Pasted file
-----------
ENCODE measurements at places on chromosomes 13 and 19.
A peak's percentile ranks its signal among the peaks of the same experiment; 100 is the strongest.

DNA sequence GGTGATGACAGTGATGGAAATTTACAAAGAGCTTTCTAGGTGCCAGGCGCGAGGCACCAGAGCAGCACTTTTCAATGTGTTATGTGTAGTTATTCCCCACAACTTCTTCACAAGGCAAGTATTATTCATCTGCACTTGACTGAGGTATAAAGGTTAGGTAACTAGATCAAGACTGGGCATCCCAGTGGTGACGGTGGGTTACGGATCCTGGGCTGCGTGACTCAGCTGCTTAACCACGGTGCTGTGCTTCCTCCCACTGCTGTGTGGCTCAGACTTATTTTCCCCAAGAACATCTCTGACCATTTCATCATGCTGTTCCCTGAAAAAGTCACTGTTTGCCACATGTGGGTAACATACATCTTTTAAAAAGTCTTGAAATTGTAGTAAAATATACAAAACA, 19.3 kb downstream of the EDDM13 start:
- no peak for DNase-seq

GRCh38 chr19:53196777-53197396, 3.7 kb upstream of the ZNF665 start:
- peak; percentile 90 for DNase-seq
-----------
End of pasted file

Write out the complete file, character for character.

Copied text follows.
ENCODE measurements at places on chromosomes 13 and 19.
A peak's percentile ranks its signal among the peaks of the same experiment; 100 is the strongest.

DNA sequence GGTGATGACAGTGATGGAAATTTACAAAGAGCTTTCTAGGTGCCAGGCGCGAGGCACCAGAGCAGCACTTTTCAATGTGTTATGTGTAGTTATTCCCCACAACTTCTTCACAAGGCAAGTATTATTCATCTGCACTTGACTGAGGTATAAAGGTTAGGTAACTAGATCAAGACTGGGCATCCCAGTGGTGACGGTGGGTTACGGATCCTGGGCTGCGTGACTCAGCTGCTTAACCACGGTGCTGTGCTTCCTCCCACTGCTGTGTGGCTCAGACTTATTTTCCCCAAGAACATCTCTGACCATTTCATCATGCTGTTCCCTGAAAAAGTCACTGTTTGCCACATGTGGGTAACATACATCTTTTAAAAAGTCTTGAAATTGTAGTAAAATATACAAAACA, 19.3 kb downstream of the EDDM13 start:
- no peak for DNase-seq

GRCh38 chr19:53196777-53197396, 3.7 kb upstream of the ZNF665 start:
- peak; percentile 90 for DNase-seq